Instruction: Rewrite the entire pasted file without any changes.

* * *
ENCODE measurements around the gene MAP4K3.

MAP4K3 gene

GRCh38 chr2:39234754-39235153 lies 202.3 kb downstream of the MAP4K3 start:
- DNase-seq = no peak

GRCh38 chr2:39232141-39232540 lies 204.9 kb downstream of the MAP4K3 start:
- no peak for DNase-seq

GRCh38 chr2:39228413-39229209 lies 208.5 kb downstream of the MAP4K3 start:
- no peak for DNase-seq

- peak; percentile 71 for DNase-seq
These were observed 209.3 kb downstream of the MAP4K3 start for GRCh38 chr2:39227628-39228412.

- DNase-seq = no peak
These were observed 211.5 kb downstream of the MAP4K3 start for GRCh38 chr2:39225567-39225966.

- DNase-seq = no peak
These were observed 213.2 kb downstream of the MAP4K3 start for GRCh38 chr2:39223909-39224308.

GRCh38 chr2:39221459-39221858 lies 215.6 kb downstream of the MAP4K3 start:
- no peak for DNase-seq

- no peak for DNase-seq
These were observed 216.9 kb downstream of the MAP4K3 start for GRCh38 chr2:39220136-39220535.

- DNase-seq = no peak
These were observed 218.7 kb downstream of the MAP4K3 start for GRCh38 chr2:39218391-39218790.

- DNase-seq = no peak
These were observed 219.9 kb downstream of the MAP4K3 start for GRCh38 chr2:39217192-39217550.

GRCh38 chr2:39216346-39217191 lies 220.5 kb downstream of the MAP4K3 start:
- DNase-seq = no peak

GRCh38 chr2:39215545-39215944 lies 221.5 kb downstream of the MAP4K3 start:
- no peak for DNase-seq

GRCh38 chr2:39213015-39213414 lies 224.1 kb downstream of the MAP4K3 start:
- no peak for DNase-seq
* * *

ENCODE measurements around the gene MAP4K3.

MAP4K3 gene

GRCh38 chr2:39234754-39235153 lies 202.3 kb downstream of the MAP4K3 start:
- DNase-seq = no peak

GRCh38 chr2:39232141-39232540 lies 204.9 kb downstream of the MAP4K3 start:
- no peak for DNase-seq

GRCh38 chr2:39228413-39229209 lies 208.5 kb downstream of the MAP4K3 start:
- no peak for DNase-seq

- peak; percentile 71 for DNase-seq
These were observed 209.3 kb downstream of the MAP4K3 start for GRCh38 chr2:39227628-39228412.

- DNase-seq = no peak
These were observed 211.5 kb downstream of the MAP4K3 start for GRCh38 chr2:39225567-39225966.

- DNase-seq = no peak
These were observed 213.2 kb downstream of the MAP4K3 start for GRCh38 chr2:39223909-39224308.

GRCh38 chr2:39221459-39221858 lies 215.6 kb downstream of the MAP4K3 start:
- no peak for DNase-seq

- no peak for DNase-seq
These were observed 216.9 kb downstream of the MAP4K3 start for GRCh38 chr2:39220136-39220535.

- DNase-seq = no peak
These were observed 218.7 kb downstream of the MAP4K3 start for GRCh38 chr2:39218391-39218790.

- DNase-seq = no peak
These were observed 219.9 kb downstream of the MAP4K3 start for GRCh38 chr2:39217192-39217550.

GRCh38 chr2:39216346-39217191 lies 220.5 kb downstream of the MAP4K3 start:
- DNase-seq = no peak

GRCh38 chr2:39215545-39215944 lies 221.5 kb downstream of the MAP4K3 start:
- no peak for DNase-seq

GRCh38 chr2:39213015-39213414 lies 224.1 kb downstream of the MAP4K3 start:
- no peak for DNase-seq